The use of e-cigarettes and “vaping” has emerged as a growing but controversial trend — as many have begun to question whether e-cigarettes are truly a safer alternative to traditional cigarettes and if enough research has been conducted to truly understand their long-term effects on lung and overall health.
This issue is also gaining attention from local and national government officials as well as major corporations.
- States, like Tennessee — where I am based at Lung Health Institute’s Nashville clinic — are considering bills that would increase the minimum smoking age from 18 to 21.
- Walmart also recently announced that it has increased the minimum age to purchase any tobacco products to 21. The company will also stop selling fruity and dessert-flavored e-cigarettes.
As this issue continues to evolve, here are the top 3 things you need to know about vaping:
Q: What is vaping?
A: Vaping is the act of inhaling and exhaling the aerosol, or vapor, produced by an e-cigarette or other device. Vaping is performed using a battery-operated device that heats e-liquid into vapor.
Q: How does vaping affect your lungs?
A: In some ways, it’s true that vaping is better for your lungs than cigarettes. Vaping liquid doesn’t produce lung-clogging tar like cigarettes do. However, these devices can still have a negative effect on your lung health.
In several studies, e-cigarette vapors have been shown to increase lung inflammation — which is one of the key precursors to chronic lung diseases. Their vapors also disable protective lung cells called alveolar macrophages, which help the lungs remove harmful particles. The impairment and death of these cells may result in a higher risk of lung infections and progressive lung conditions like Chronic Obstructive Pulmonary Disorder (COPD).
Additionally, many vape liquids still contain high levels of nicotine, which is the addictive chemical found in tobacco that may also contribute to the development of chronic lung diseases.
Vape liquids also often contain several toxic chemicals, such as formaldehyde and benzene.
Other common side effects from vaping include mouth and airway irritation, respiratory system inflammation, high blood pressure, nausea and abdominal pain.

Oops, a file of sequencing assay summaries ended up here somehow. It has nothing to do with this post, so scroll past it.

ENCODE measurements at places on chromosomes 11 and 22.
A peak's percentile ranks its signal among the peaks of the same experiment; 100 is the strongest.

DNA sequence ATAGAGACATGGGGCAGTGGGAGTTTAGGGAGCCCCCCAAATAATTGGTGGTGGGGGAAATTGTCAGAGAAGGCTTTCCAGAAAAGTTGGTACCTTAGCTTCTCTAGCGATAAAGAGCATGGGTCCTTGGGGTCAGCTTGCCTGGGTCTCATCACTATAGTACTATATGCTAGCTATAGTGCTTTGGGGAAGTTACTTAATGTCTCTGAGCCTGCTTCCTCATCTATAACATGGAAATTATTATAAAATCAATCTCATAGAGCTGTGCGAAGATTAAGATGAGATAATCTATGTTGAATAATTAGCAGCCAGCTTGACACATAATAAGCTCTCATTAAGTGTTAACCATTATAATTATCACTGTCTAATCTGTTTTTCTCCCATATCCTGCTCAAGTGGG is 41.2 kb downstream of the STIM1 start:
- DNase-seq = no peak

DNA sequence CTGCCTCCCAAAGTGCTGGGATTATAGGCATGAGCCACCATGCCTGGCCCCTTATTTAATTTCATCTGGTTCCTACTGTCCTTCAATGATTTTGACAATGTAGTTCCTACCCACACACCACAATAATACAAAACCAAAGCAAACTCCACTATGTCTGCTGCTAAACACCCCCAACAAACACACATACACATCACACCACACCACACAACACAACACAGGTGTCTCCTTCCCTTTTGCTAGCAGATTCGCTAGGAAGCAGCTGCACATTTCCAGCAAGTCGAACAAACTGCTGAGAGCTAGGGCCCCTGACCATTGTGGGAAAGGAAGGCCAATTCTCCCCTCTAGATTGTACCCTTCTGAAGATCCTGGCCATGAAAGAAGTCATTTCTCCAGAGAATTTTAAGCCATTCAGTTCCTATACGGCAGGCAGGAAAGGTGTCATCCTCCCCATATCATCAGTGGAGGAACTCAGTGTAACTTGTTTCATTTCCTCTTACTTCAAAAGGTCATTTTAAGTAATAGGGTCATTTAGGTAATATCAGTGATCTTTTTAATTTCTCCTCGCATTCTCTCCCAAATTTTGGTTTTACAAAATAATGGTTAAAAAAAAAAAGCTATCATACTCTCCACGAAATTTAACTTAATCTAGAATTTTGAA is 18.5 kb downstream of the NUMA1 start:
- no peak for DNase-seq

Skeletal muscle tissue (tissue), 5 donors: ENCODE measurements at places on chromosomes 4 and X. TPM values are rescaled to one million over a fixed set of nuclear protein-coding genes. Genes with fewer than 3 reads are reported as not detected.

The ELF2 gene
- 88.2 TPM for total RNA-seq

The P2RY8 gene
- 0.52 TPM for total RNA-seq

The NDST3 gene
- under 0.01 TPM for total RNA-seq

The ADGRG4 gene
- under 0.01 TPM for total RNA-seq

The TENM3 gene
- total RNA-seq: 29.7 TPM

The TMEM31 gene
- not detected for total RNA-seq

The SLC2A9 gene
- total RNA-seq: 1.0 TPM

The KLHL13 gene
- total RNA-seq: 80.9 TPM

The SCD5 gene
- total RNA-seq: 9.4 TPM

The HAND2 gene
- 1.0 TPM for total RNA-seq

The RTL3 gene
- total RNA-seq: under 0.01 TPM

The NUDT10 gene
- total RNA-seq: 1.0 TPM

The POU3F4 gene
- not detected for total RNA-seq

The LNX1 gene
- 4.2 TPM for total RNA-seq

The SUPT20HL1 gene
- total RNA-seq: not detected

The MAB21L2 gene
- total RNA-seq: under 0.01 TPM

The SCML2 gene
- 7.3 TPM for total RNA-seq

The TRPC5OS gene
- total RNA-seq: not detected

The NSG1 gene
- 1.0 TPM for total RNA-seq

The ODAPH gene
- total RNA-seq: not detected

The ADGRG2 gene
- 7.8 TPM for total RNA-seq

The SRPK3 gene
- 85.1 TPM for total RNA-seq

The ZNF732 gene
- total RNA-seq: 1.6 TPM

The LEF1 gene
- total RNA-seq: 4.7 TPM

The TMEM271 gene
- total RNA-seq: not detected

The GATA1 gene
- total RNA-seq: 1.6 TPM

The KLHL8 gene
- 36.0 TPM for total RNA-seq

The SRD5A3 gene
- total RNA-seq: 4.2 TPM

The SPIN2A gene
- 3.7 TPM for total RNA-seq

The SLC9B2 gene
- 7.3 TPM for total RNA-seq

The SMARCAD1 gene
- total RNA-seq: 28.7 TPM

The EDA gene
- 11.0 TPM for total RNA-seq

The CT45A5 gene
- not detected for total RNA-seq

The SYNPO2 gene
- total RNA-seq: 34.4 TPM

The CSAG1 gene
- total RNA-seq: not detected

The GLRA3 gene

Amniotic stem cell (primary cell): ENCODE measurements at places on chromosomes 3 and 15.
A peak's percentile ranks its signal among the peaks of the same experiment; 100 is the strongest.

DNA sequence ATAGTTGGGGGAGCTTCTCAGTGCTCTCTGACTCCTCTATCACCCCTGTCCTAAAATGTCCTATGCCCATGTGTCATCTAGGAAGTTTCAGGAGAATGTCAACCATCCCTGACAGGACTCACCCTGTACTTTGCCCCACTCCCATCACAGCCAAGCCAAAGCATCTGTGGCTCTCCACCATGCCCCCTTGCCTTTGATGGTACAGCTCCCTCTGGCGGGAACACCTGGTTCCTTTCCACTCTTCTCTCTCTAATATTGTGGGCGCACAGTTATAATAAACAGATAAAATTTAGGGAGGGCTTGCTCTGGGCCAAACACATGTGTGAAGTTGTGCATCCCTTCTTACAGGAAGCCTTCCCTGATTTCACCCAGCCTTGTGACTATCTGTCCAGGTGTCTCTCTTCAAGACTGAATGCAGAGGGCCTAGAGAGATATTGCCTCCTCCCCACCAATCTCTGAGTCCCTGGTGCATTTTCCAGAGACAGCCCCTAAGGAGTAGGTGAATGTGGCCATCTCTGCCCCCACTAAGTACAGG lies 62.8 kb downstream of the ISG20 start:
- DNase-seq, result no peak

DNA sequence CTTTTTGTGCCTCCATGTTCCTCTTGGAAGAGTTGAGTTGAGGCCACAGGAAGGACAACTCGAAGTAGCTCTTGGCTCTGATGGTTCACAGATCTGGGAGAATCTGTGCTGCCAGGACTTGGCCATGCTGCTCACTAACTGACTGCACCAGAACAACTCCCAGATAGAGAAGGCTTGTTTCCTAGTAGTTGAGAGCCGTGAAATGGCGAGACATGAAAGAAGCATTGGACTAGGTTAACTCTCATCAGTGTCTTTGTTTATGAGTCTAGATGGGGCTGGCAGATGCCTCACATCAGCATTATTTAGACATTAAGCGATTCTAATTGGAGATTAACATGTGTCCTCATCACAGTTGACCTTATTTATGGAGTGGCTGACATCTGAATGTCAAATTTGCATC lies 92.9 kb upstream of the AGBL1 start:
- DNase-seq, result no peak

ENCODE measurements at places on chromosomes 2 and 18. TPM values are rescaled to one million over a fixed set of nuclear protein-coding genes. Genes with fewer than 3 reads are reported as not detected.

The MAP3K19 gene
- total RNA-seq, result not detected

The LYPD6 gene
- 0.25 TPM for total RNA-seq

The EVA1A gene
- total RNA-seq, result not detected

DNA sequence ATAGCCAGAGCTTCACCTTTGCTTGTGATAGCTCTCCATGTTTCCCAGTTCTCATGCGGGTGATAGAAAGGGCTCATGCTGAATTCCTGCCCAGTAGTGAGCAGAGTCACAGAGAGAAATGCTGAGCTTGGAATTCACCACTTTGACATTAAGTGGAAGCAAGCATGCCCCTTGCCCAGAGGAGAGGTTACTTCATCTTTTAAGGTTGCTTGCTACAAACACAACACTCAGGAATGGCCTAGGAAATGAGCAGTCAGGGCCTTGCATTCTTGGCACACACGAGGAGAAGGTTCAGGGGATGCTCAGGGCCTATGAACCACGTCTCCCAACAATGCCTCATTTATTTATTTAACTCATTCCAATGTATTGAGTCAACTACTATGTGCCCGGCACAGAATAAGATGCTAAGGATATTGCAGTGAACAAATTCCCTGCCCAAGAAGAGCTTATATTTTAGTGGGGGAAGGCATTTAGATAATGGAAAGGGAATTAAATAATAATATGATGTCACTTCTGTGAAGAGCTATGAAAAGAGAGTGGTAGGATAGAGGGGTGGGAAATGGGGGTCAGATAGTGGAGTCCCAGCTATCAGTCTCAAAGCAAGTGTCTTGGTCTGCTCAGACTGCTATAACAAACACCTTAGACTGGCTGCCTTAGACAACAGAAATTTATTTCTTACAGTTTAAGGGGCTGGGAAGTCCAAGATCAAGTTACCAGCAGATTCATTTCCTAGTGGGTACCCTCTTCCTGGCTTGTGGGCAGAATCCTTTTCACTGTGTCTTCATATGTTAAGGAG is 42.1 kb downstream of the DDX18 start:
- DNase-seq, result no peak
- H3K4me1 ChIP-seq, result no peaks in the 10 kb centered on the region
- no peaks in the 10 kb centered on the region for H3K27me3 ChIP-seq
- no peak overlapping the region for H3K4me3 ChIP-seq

Q: Are e-cigarettes a good option for those looking to quit smoking?
A: You should always consult your doctor as you identify the right option for you — however, I recommend using caution when considering any tobacco substitute. If you put something unnatural into your lungs, there is the potential for permanent harm over time. Additionally, due to the growing body of evidence against using e-cigarettes to help quit smoking, you may want to consider other quitting methods.
- Nicotine patches and gums can help you slowly ease out of nicotine dependency without exposing your lungs to further damage.
- There are also prescription medicines available that may increase your ability to stop smoking.
- At Lung Health Institute, we offer a program called Freedom From Smoking® Plus to help support our patients who want to quit smoking.This flexible, 6-week online program focuses on strategies and support for patients to share their experiences quitting nicotine.The first 3 weeks focus on building up to a planned quit day, and the next 3 weeks focus on staying smoke-free.
Lung Health Institute wants to empower patients to make informed decisions that support their overall lung health. With tobacco and nicotine being major contributors to chronic lung disease, it’s crucial to have the information and support needed to quit. While some patients may feel uncomfortable with discussing vaping habits, it’s important to have an open and honest conversation with your physician so that you can ultimately improve the quality of your life.
If you have a chronic inflammatory lung condition, contact one of our patient coordinators today for more information or to schedule a free consultation.